Splice Machine advertises itself as "the only Hadoop RDBMS." The idea is to give you a transactionally correct database that has the underlying scalability features of HBase. According to its creators, Splice Machine behaves like a normal SQL RDBMS.
Constructed from a combination of plug-ins to one of Hadoop's column family databases, HBase, Splice Machine uses the coprocessor extension API, a modified version of Apache Derby, and some custom proprietary code. Splice Machine is also distribution-agnostic and can install on pure Apache, Hortonworks, or even Cloudera flavors of Hadoop.
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Why bend Hadoop into an RDBMS?
In interviewing Splice Machine CEO and co-founder, Monte Zweben, it became clear that the folks at Splice Machine are likeable, smart people and this is not their first rodeo (or startup, in this case). Nonetheless, I wasn't able to nail down a superclear use case.
Monte is a polished interviewee, which means it's difficult to get him off his talking points. When I asked about use cases, he gave me a few (mainly generic ones from Splice Machine's whitepaper), but I never experienced an aha moment that left me thinking "oh, a better RDBMS" or "I see, Hadoop for people who don't want Hadoop." Then again, Splice Machine is very early stage, as is much of the NewSQL space where Splice Machine resides.
At the moment, Splice Machine touts itself as both operational and analytical, which may repeat the RDBMS mistakes of the past. Few technologies have defined the industry or sold as well as the almighty RDBMS, but few have been so widely misused either.
Supposedly, the RDBMS is both operational and analytical, but it failed to scale (affordably, simply, reasonably) in the age of everything being on the Web. It also failed to scale (affordably, simply, reasonably) to big data size for analytics. It also failed to ever make anyone happy with so-called real-time capabilities (when businesspeople say "real time," they mean faster than overnight, weekly, or monthly batches).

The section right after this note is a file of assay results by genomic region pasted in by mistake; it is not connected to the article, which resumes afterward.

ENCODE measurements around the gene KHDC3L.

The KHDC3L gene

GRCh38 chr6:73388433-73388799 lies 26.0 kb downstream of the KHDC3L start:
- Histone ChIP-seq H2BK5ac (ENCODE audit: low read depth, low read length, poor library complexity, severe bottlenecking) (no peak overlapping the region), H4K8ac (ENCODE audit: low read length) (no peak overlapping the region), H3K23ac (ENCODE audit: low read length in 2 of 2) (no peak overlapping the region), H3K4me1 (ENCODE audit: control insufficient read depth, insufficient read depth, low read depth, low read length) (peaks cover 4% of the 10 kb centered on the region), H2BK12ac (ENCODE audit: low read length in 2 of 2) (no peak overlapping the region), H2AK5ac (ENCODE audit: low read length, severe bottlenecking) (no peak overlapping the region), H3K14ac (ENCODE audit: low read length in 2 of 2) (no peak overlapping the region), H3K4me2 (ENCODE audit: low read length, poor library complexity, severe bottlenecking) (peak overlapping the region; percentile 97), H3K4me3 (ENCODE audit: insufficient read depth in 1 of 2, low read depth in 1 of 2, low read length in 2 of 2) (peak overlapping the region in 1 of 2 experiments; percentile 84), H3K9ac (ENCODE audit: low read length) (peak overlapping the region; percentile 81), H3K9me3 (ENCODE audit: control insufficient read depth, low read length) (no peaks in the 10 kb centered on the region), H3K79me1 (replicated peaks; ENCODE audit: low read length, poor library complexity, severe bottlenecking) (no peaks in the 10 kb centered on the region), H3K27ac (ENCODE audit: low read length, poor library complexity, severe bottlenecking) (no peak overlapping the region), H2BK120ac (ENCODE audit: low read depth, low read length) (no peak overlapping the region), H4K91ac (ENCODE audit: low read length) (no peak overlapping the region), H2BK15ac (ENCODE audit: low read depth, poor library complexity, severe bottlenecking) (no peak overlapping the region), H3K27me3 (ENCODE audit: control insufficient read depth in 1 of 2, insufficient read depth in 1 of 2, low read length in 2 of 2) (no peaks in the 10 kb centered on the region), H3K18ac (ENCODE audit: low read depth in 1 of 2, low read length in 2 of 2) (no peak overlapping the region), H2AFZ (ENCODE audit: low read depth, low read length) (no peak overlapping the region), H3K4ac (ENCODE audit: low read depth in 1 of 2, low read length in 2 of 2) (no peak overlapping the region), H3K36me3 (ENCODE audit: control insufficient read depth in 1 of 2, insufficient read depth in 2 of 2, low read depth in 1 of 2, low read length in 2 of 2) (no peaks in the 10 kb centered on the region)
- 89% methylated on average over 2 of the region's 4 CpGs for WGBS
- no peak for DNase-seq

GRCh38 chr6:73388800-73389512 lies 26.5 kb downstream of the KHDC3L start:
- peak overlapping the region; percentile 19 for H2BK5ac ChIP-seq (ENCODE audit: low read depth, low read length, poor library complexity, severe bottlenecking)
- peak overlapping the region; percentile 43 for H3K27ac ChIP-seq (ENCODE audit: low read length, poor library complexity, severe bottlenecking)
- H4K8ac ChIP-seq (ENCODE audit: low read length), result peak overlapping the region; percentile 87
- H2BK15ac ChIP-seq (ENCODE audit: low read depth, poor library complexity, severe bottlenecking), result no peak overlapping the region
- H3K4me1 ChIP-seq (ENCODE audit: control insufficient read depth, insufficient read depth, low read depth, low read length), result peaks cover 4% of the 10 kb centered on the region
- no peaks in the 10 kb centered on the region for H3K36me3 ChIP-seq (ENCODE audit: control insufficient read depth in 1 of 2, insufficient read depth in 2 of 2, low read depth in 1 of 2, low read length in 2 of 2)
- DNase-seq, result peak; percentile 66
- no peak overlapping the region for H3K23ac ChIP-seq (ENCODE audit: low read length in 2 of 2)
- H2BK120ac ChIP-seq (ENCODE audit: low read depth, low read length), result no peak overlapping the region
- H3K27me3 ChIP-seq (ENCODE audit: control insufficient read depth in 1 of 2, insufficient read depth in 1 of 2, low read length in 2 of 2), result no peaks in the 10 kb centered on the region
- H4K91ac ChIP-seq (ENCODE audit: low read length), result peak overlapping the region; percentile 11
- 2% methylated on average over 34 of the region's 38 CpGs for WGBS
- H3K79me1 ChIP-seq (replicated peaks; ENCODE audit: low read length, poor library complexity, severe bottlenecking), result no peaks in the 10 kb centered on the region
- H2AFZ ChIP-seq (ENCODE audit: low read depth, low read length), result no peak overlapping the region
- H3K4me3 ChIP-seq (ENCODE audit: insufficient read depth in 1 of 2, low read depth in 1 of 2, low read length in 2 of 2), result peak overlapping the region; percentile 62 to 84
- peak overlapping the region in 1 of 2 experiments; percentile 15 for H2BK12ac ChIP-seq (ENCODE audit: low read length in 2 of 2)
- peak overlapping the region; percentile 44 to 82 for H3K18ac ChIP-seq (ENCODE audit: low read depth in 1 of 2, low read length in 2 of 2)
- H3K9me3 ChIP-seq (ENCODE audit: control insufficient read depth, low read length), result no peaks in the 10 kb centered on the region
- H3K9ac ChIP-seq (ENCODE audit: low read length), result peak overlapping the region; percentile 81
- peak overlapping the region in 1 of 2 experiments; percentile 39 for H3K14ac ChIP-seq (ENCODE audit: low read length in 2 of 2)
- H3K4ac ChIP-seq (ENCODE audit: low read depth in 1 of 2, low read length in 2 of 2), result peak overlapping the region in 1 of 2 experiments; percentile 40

A new implementation of the basic underlying principles of an RDBMS can solve one of these really well, but I'm doubtful it will be a great solution on all three fronts. It's possible it doesn't have to be. It's possible it can be OK and familiar and win the business, even if it loses in a head-to-head benchmark.
In the long run, Splice Machine's alternative architecture could hit Teradata and MPP systems harder than, say, operational datastores like MongoDB or Cassandra. As tools like Spark and Kafka mature, it is hard to see the real-time nitch belonging to a database (Splice Machine) built on a database (HBase) built on a distributed filesystem (HDFS).
Inside the machine
The basic idea of a better RDBMS built on HBase is that it will use HBase and the underlying HDFS filesystem to scale while providing you with the transactional correctness you love. There is some math and magic here; "joining" data efficiently in a distributed system is not simple.
Doing transactions without too heavy a burden on locking challenges scale. You can say "shared nothing," but you can't tell the truth the whole time. When you do both at the same time, you have a big challenge. Then you need to scale up (more memory) on the node level to do this well, which is a bit counterintuitive if you're doing a pure HBase/Hadoop system. Regardless, I have seen 1,000-node systems with 8GB of memory perform well and, obviously, scale brilliantly.
What Monte described to me was a combination of memory use and the compression of stored data in the underlying HBase structure, as well as parallelizing and distributing the join algorithm. This is also how it gets along with a column family database, HBase, in order to store the contents of a relational database. The catch is you can not query it with your HBase toolset as is -- but Splice Machine provides plug-ins into Hadoop to let you work with its data using the Hadoop toolset.
Does a better RDBMS have a place in the future?
The main question I have about Splice Machine is whether it's a stop-gap solution or one with staying power. Just because people are comfortable with and invested in the RDBMS paradigm for now, will they continue to interact with data in this way in the future? Even if they don't, when Monte says the RDBMS isn't going away anytime soon, you have to agree with him.
Splce Machine could be your add-on engine, albeit a proprietary one. Your reluctant boss deciding whether he can handle Hadoop might bite on it if he can have a one-to-one translation from your RDBMS. No matter how well Hadoop and its ecosystem may fit your needs, a migration project from RDBMS technologies is expensive.
To use a strained car analogy, the future may or may not belong to Tesla, but the present belongs to the Prius. Splice Machine may have hit on a viable hybrid.
This article, "With Hadoop HBase, Splice Machine breathes new life into old RDBMS," was originally published at InfoWorld.com. Keep up on the latest news in application development and read more of Andrew Oliver's Strategic Developer blog at InfoWorld.com. For the latest business technology news, follow InfoWorld.com on Twitter.